On Zero Discrimination Day this year, YUVA is highlighting the urgent need to take action to end the inequalities surrounding income, sex, age, health status, occupation, disability, sexual orientation, drug use, gender identity, race, class, ethnicity and religion that continue to persist around the world.
Inequality is growing for more than 70% of the global population, exacerbating the risk of division and hampering economic and social development. And COVID-19 is hitting the most vulnerable people the hardest—even as new vaccines against COVID-19 are becoming available, there is great inequality in accessing them. Many have equated this to vaccine apartheid.
According to estimates, a total number of 329 cases of HIV/AIDS cases were detected in the year 2016 in which 319 cases were Mauritians and 10 cases were foreigners. The yearly positivity rates of HIV recorded seem to be 0.36% for the year 2016, which concludes that the total number of people living with HIV/AIDS in Mauritius is 6671. Statistics clearly indicate that men have the highest prevalence of HIV as out of the 6671 cases 5061 are men and 1610 are women. Since 1987 Mauritius has reported approximately 953 deaths due to HIV. Continue reading “The Situation of HIV/AIDS in Mauritius”
There are cynics out there who will say that true altruism is a myth, that it doesn’t exist, and that nobody is capable of doing anything unless they are motivated by their own self-interest in the end. But even the most embittered cynics would be hard-pressed to explain why anyone in their right mind would make the choice to travel to the poorest parts of the world, where hunger, sickness and war ravage the population and death is as commonplace as life, to help care for orphaned children. Or why a comfortable middle-class citizen would choose to spend his or her afternoons teaching neglected teenagers how to read in the dirtiest, most gang-ridden part of town. Or why any nurse would risk his or her life to care for wounded soldiers on the very front. Volunteers come in all shapes and sizes, but they are all the real-life saints and superheroes of this world. And although they don’t ask to be paid for all of their selfless work, they definitely deserve our utmost respect and appreciation, which is exactly what Volunteer Recognition Day is all about. Continue reading “20 April: Volunteer Recognition Day”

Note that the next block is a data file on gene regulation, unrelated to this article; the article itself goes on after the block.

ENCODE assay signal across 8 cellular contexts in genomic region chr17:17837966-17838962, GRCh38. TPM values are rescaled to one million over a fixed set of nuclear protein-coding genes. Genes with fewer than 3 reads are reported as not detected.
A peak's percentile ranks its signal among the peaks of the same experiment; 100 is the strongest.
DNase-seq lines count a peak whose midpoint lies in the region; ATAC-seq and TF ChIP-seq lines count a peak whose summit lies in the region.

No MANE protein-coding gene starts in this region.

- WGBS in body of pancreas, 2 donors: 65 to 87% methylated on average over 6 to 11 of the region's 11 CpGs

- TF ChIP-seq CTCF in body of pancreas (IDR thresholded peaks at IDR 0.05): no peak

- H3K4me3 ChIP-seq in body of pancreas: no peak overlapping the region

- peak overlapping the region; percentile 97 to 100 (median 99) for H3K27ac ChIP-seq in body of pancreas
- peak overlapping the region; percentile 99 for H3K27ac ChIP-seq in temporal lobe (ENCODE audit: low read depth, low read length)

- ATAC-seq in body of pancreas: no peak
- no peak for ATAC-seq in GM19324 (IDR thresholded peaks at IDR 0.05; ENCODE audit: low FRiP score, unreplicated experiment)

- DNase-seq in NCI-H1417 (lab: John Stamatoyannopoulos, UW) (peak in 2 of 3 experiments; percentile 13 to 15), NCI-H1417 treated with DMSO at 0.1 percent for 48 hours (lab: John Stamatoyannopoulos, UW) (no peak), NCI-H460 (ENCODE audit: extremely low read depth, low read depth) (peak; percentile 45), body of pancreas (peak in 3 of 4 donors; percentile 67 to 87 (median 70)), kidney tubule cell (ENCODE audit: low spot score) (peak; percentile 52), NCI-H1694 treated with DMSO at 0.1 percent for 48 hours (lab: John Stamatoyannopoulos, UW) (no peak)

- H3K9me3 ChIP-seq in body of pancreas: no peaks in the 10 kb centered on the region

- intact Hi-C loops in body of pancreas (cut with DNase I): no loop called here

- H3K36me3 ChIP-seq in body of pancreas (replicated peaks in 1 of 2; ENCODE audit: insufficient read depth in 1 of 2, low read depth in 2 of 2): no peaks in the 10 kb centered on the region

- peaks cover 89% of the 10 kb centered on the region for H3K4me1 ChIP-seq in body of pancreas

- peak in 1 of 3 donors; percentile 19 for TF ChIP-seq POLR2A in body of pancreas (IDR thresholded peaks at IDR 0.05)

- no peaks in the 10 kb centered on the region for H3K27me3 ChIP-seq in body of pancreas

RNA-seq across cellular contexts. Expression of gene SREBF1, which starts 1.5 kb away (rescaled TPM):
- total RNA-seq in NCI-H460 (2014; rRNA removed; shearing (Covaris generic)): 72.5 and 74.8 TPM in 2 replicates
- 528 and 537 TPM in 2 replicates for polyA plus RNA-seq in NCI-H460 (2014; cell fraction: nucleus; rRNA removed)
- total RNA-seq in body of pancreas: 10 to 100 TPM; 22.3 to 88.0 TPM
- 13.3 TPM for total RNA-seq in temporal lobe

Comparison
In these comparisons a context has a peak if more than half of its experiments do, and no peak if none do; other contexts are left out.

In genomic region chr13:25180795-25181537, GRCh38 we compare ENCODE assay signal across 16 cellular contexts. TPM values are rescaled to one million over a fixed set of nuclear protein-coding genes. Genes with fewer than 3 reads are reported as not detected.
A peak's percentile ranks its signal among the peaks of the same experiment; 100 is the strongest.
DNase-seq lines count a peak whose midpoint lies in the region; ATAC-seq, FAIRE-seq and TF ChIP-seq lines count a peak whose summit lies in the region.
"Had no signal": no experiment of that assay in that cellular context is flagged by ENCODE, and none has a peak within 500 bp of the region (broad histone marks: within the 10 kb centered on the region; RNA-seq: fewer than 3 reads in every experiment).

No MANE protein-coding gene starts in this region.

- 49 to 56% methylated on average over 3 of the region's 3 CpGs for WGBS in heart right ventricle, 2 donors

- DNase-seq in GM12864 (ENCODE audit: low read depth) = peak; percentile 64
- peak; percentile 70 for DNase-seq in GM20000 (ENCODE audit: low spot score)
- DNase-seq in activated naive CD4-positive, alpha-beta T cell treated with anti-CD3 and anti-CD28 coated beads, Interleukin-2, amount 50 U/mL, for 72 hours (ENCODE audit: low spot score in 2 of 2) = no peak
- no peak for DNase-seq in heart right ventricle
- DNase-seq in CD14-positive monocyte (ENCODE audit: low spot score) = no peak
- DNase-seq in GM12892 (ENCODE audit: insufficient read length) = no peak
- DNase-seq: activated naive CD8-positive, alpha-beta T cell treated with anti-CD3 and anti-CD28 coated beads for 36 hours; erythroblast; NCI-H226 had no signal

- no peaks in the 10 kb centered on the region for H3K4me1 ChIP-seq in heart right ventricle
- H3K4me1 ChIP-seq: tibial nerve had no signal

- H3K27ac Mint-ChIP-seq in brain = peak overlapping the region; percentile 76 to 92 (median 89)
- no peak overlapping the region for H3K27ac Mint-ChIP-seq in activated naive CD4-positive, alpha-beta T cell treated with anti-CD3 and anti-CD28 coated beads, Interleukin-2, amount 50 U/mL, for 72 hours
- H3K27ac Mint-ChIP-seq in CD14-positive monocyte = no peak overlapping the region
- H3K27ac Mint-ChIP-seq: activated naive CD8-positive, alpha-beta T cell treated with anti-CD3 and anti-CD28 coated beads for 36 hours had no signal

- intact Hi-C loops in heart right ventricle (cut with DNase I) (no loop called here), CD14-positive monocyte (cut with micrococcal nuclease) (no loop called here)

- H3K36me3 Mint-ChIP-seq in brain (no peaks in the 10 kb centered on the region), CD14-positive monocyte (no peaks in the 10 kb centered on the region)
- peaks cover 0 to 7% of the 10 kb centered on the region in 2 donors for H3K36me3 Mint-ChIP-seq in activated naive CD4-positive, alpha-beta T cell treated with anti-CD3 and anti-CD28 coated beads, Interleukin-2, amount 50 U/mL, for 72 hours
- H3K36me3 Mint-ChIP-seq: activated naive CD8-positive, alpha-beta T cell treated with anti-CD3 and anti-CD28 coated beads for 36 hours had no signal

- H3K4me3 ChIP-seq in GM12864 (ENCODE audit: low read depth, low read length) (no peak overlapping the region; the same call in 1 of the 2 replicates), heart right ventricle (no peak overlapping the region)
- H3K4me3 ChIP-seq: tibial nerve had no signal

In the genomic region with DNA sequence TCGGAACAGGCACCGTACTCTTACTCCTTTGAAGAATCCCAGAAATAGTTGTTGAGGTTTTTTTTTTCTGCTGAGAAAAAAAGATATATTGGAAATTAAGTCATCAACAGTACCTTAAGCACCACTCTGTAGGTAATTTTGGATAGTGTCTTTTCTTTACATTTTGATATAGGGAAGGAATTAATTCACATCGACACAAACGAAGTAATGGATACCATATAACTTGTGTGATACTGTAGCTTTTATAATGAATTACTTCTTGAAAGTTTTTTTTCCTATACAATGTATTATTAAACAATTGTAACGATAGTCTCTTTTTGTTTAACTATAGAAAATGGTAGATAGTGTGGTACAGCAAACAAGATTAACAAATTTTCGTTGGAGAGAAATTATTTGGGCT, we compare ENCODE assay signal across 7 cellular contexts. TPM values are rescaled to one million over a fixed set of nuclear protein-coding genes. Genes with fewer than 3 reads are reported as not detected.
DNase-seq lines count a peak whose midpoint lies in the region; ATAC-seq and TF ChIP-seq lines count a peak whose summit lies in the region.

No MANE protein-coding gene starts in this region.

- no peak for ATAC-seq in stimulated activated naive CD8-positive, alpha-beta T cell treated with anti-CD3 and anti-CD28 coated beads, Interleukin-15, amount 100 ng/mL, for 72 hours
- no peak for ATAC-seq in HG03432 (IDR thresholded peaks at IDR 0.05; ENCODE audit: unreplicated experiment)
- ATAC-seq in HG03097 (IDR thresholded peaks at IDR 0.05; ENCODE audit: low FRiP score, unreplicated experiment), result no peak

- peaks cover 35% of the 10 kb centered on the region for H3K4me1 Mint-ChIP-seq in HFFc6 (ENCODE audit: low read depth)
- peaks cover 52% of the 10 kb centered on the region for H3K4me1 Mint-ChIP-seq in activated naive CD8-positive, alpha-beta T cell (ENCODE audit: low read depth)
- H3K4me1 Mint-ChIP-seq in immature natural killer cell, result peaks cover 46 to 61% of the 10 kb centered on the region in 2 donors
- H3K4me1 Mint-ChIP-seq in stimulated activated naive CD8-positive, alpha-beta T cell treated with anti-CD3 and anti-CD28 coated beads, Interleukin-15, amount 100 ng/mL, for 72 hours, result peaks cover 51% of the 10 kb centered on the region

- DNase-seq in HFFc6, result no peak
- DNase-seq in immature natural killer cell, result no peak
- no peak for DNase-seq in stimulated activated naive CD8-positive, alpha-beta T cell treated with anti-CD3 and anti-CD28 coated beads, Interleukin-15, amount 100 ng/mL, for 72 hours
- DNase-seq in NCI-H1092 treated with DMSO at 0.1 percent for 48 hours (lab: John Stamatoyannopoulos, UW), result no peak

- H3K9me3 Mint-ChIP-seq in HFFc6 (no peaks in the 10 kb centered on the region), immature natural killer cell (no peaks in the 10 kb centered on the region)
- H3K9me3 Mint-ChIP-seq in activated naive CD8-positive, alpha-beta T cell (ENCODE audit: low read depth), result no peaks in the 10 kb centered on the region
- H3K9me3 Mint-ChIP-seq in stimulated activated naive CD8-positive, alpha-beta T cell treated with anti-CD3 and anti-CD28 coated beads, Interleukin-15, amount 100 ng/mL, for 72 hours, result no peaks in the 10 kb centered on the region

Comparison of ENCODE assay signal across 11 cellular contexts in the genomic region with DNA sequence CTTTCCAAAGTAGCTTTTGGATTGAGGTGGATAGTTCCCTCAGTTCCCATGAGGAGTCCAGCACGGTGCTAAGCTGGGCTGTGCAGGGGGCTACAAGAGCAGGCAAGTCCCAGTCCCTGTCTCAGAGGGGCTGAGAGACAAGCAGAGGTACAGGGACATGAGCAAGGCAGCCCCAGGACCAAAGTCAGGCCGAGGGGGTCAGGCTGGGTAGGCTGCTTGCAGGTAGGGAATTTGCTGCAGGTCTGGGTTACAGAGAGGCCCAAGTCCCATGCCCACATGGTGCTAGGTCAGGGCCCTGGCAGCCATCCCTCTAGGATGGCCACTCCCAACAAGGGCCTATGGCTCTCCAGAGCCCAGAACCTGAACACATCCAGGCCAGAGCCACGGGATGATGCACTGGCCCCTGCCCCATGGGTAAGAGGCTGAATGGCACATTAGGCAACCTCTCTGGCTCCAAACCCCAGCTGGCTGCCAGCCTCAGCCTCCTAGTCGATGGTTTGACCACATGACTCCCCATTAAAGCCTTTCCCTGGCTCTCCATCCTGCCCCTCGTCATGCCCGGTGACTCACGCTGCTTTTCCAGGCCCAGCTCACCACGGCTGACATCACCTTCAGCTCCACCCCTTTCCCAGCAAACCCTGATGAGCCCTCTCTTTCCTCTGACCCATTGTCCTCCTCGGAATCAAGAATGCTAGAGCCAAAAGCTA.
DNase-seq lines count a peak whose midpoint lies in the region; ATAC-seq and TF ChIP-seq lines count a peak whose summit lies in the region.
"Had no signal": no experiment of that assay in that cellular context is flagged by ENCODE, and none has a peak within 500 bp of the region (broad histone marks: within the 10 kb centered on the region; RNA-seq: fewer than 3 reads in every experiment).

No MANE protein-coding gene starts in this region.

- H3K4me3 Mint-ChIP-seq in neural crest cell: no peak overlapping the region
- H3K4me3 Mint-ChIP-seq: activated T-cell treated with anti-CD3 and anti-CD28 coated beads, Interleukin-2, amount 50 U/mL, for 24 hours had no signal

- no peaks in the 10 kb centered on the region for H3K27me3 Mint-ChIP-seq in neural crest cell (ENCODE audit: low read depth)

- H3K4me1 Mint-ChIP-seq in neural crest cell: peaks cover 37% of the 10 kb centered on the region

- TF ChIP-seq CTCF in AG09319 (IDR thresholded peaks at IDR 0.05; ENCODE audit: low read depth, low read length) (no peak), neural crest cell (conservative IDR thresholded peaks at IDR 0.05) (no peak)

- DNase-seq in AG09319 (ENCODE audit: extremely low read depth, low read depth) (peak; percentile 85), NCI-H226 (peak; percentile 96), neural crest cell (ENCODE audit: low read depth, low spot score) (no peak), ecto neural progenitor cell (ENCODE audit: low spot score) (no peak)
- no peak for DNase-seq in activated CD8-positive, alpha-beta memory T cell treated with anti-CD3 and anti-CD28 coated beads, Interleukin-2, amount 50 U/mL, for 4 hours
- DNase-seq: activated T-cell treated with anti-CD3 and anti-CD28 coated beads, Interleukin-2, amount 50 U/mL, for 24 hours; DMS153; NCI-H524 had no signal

This house believes that LGBT (lesbian, gay, bisexual, transgender) rights in Mauritius are legally complicated and vague.
Although the law is silent on the topic of homosexuality and gender identity itself, sodomy is illegal and banned by the laws of the county. The nation was one of the 66 signatories of support for the UN declaration on sexual orientation and gender identity. Furthermore, although same-sex relationships are not recognised, LGBT people are protected from any kind of discrimination with the constitution guaranteeing the right of individuals to private life.
Laws about same-sex sexual activity
According to the Section 250 of the Mauritius Criminal Code of 1838, “Any person who is guilty of the crime of sodomy […] shall be liable to penal servitude for a term not exceeding 5 years.”
The age of consent in Mauritius is 16. Article 249 ‘Rape, attempt upon chastity and illegal sexual intercourse’ of the Penal Code: (…) Any person who has sexual intercourse with a female ‘under the age of sixteen (16), even with consent, shall be liable to penal servitude not exceeding ten (10) years.
The Equal Opportunities Act 2008 prohibits employers from discriminating against persons based on their sexual orientation, with “sexual orientation” being defined to mean “homosexuality (including lesbianism), bisexuality or heterosexuality”.
Adoption of children
According to a 2006 report, adoptive parents may be either single or married. LGBT persons are not specifically disqualified.
According to a website of the French government, single and married people are eligible to adopt children. The website does not say whether LGBT people are disqualified.
LGBT rights organisations
In Mauritius, there are several organisations for the LGBT community.
Founded in 2005, Collectif Arc en Ciel (“Rainbow Collective”) is the primary organisation for the LGBT community in Mauritius. The party fights homophobia and discrimination based on sexual orientation.
Founded in 1996, Pils is a centre for individuals with HIV/AIDS in the country, and also a place for the prevention and education of people living with HIV/AIDS.
Founded in 2014, the Young Queer Alliance is a youth-led organisation mainly for support, empowerment and protect the young LGBTQIA in Mauritius.
Founded in 2011, Association VISA G is an organisation mainly for Transgender people in Mauritius. VISA G is involved in legal support and empowerment of Trans.
Same-sex sexual activity legal
However anal sex is illegal punishable with 5 years imprisonment.
Equal age of consent
Anti-discrimination laws in employment only
Anti-discrimination laws in the provision of goods and services
Anti-discrimination laws in all other areas (Incl. indirect discrimination, hate speech)
Recognition of same-sex couples
Step-child adoption by same-sex couples
Joint adoption by same-sex couples
Gays and lesbians allowed to serve openly in the military